1. Pieces of abstract expressions, using watercolour pigment, gouache, gum arabic. These paintings represent my daily practice. I paint with my fingers, using various materials, which interact with each other in different ways, to create textures and patterns that always change as they dry. Unpredictable, but personal, the image once dried symbolises my rapport with myself and nature. I never know how it is going to end up, but always feel connected to the final piece. It is a part of me.
2. Chromopathos. 2017. A poem that describes how colours can heal and provide remedy.
3. Darkness Clings. 2010. An intense pencil drawing to express tactile hallucinations.
4. Organic psychotic disorder (undefined). Mixed media on torn watercolour paper, 14 x 21cm, 2000-2017.
This wonky, textured painting expresses my very own sense of wavering between being (or not being) a ‘psycho’. It expresses chaotic moments of sheer, violent darkness, seen in the angry black whole around the edge of the piece. But these dark moments give burst to periods of dazzling light, which represents the insight, growth and acceptance that can be gained from living through bad times. My small painting shows a thick, black whole that has subsumed my edges, and its eruption into vision and colour. Such a transition from dark to light is made possible, I realise, through the healing powers that making art has, to help us make sense of ourselves, and the world. Making this work provides me with redemption and recognition from the darkness in the shooting rays of light, which open my psycho being into a universe of new possibilities.
5. #sunshineaftertsunami. 2017. Photograph.
6. Making Sense: The Art Van. Mixed media. 2017.
‘Making Sense: The Art Van’ is a brainstorm that maps an artistic project led by myself and artist and art therapist Sruthi Sriram. We go to Chhattisgarh, India to make and share art with the estranged, indigenous Indians, the adivasis. The Art Van will open a method for the villagers to become participants in a process of making sense. Once assembled, we lead and facilitate performance workshops, and story-telling, which help the adivasis to make sense of their lives and experiences, whether good or bad, without limit or pre-enforced evaluation. We introduce the concept and practice of using art as a practice of reflection. The art and sense of being thence produced builds for participants a self-resilience, and a way to reflect. Making this artwork enabled me to reflect on what I may discover and learn from the trip. It helps me to research the issues, traditions, culture and locations of the places we will go to.
7. Stills from Touché, DVD of 16mm film, 2 min 54 sec.
This is a digital video of a 16mm film made from painting on 100 feet of leader. I used natural materials (iodine, food dye, egg yolk, blood, mud). These materials and the film itself have since disintegrated. This was an intuitive, organic process. There were practical problems of utilising this medium, which influenced my decision-making process and the final effect of the film. The paint on the reel began to disintegrate as the natural materials went sour, and lost their colour. All that is left is my digital video of playing the film on the Steenbeck machine. My film engages with the materiality of the medium – and the technical features of the 16mm analogue film (the speed and sound of projection, the flickering lights, the transition of the reel) become a part of the liberating affect of the experience it provides when I watch it. This affect is poetic, ephemeral, tactile and temporal. It brings forward a direct moving sense that transcends the technology that enables it to happen and touches how I exist in time. In this way the film is like a surface for my own reflexive/reflective mirror. It liberates me as an artist. This is because the rhythmic movement, ascension and descending of colours and forms tremble and tumble into oscillating dimensions that present how I as an artist perceive the world. This viewpoint may seem ‘disturbing’ or even ‘mesmerising’, when the viewer watches the relentlessness of its disruptive duration. It opens up an interface for new kinds of perceptions about time and hapticity, and offers new possibilities for analogue film. To watch this film, click on the ‘Film’ tag on the right hand side of this website, or visit: https://youtu.be/MnxnuI8gS2E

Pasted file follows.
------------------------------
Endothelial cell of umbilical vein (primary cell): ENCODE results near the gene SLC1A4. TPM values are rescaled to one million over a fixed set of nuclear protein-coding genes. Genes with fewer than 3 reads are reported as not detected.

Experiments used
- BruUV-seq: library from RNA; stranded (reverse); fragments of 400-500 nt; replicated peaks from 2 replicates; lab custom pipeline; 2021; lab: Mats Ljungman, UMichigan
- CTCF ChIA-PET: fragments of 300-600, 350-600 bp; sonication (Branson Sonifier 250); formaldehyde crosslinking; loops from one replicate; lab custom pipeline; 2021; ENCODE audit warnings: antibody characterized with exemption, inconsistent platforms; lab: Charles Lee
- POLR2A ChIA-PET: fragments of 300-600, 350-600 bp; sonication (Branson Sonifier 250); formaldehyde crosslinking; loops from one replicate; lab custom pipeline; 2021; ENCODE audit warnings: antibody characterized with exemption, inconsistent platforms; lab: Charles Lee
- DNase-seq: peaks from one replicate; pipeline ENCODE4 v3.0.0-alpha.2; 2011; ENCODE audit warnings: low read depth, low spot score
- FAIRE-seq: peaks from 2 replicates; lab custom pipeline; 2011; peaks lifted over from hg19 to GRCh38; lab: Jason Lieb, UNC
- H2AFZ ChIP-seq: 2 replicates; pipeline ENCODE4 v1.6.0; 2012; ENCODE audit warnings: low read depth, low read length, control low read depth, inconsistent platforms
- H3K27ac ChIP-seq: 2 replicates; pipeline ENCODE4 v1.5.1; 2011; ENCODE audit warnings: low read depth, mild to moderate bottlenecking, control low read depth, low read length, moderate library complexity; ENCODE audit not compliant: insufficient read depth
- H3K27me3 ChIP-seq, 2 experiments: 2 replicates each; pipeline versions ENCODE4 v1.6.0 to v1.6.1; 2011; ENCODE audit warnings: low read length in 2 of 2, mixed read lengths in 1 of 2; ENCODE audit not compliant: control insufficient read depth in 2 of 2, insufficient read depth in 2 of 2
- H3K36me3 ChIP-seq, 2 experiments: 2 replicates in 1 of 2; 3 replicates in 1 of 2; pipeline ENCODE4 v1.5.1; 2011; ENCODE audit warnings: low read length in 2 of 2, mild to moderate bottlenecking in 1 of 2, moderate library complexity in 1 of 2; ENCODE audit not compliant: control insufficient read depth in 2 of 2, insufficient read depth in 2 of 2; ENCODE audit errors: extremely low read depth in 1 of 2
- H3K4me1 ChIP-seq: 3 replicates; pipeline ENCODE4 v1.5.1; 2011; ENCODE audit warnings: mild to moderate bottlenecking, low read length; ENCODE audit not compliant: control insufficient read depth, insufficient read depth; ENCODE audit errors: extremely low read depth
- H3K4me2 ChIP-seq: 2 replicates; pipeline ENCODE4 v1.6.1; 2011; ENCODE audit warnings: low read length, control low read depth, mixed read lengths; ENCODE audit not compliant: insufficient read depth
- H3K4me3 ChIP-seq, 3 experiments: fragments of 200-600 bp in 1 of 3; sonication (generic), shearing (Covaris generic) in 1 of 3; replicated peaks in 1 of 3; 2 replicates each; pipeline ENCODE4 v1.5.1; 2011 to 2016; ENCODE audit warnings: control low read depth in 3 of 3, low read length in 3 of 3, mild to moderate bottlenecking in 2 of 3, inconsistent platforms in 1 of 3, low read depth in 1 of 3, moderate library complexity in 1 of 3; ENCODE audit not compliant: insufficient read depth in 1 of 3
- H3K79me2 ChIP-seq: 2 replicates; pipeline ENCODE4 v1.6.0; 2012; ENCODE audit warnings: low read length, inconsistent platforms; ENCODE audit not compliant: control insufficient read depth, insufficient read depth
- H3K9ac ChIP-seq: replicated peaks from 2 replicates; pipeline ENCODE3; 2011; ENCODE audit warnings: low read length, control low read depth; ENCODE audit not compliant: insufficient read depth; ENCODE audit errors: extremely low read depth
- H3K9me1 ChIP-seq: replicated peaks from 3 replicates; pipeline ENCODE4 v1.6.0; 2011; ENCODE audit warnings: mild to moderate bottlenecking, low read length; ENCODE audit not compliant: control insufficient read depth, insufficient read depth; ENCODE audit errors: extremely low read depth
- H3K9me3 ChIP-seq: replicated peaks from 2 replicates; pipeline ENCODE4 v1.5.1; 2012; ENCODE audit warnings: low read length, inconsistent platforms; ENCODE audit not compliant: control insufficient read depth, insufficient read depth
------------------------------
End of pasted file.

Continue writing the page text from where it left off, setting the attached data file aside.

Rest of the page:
8. The Pulse of Pranayama, interactive performance installation, 2014. For this piece I recorded the sound of my heartbeat during strenuous activity in a hot room, that is, participating in a class of Bikram yoga. This class gets very hot, my heartbeat races and pummels my chest. I recorded the sound and rhythm by fixing a microphone onto my chest. I then set up an installation to play this sound in a similarly hot room, whilst viewers (participants) came into the room to practice Bikram yoga in time to the sound of my racing heartbeat.
9. Closure. 2017. Painting and text on inside of cover of empty sketch pad, with a thin layer of tissue paper stuck to the spine. uided more by feelings and instinct than pre-planned thoughts, this piece seems to express undergoing trauma, but also — and explicitly — a ‘survivor identity’ emerging. The whole thing is contained in the inside cover of a book. The hope is that this book can be closed, whilst the survivor flies away into a new life.
10. Daily collage of aphoristic words and phrases cut out and reassembled from various newspapers. I create these simple sentences every day, to make sense of all my thoughts and experiences. Ongoing.